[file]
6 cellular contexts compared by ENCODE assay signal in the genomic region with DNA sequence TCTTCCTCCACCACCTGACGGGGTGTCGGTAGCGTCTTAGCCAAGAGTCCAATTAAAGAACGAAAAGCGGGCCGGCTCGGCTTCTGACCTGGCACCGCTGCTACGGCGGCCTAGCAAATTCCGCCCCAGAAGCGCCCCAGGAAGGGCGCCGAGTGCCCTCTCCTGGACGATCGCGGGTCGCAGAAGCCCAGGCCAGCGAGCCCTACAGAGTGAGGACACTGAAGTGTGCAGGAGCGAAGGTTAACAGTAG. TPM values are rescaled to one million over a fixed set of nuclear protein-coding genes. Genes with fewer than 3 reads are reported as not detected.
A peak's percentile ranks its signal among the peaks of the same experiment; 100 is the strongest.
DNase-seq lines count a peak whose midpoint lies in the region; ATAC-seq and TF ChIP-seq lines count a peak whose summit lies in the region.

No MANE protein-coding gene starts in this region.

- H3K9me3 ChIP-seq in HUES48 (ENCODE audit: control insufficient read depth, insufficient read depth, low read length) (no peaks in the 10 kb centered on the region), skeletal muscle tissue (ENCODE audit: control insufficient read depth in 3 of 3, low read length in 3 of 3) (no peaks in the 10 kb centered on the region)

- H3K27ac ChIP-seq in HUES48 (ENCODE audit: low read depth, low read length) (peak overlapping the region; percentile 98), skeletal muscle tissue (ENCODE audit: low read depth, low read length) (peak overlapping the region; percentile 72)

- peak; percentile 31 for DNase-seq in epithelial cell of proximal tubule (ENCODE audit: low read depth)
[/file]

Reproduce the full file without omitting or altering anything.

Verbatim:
6 cellular contexts compared by ENCODE assay signal in the genomic region with DNA sequence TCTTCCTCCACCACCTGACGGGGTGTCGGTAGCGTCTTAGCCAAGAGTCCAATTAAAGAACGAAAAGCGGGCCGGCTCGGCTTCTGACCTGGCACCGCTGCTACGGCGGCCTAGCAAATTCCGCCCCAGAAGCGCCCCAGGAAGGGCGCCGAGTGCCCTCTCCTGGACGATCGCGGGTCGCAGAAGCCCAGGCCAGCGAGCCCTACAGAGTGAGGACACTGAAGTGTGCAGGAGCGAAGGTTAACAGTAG. TPM values are rescaled to one million over a fixed set of nuclear protein-coding genes. Genes with fewer than 3 reads are reported as not detected.
A peak's percentile ranks its signal among the peaks of the same experiment; 100 is the strongest.
DNase-seq lines count a peak whose midpoint lies in the region; ATAC-seq and TF ChIP-seq lines count a peak whose summit lies in the region.

No MANE protein-coding gene starts in this region.

- H3K9me3 ChIP-seq in HUES48 (ENCODE audit: control insufficient read depth, insufficient read depth, low read length) (no peaks in the 10 kb centered on the region), skeletal muscle tissue (ENCODE audit: control insufficient read depth in 3 of 3, low read length in 3 of 3) (no peaks in the 10 kb centered on the region)

- H3K27ac ChIP-seq in HUES48 (ENCODE audit: low read depth, low read length) (peak overlapping the region; percentile 98), skeletal muscle tissue (ENCODE audit: low read depth, low read length) (peak overlapping the region; percentile 72)

- peak; percentile 31 for DNase-seq in epithelial cell of proximal tubule (ENCODE audit: low read depth)